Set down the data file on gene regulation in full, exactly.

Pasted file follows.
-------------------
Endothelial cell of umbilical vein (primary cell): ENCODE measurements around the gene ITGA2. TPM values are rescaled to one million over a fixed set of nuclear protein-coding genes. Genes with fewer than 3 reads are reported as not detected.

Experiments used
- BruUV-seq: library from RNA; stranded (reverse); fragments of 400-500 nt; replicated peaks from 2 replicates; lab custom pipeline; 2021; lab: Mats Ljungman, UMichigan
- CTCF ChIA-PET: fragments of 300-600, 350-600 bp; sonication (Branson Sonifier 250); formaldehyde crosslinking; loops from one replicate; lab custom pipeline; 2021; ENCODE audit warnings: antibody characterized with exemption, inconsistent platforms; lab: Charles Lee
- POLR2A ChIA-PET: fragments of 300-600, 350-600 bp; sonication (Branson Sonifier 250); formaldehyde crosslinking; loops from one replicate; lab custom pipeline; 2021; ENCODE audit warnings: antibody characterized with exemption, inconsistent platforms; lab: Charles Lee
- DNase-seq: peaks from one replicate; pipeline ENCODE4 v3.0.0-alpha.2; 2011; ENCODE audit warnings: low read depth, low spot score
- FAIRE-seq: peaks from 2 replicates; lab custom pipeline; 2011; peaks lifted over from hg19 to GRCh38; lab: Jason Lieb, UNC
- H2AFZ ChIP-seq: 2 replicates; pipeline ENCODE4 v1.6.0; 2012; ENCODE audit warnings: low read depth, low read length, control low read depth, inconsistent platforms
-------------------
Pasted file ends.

Endothelial cell of umbilical vein (primary cell): ENCODE measurements around the gene ITGA2. TPM values are rescaled to one million over a fixed set of nuclear protein-coding genes. Genes with fewer than 3 reads are reported as not detected.

Experiments used
- BruUV-seq: library from RNA; stranded (reverse); fragments of 400-500 nt; replicated peaks from 2 replicates; lab custom pipeline; 2021; lab: Mats Ljungman, UMichigan
- CTCF ChIA-PET: fragments of 300-600, 350-600 bp; sonication (Branson Sonifier 250); formaldehyde crosslinking; loops from one replicate; lab custom pipeline; 2021; ENCODE audit warnings: antibody characterized with exemption, inconsistent platforms; lab: Charles Lee
- POLR2A ChIA-PET: fragments of 300-600, 350-600 bp; sonication (Branson Sonifier 250); formaldehyde crosslinking; loops from one replicate; lab custom pipeline; 2021; ENCODE audit warnings: antibody characterized with exemption, inconsistent platforms; lab: Charles Lee
- DNase-seq: peaks from one replicate; pipeline ENCODE4 v3.0.0-alpha.2; 2011; ENCODE audit warnings: low read depth, low spot score
- FAIRE-seq: peaks from 2 replicates; lab custom pipeline; 2011; peaks lifted over from hg19 to GRCh38; lab: Jason Lieb, UNC
- H2AFZ ChIP-seq: 2 replicates; pipeline ENCODE4 v1.6.0; 2012; ENCODE audit warnings: low read depth, low read length, control low read depth, inconsistent platforms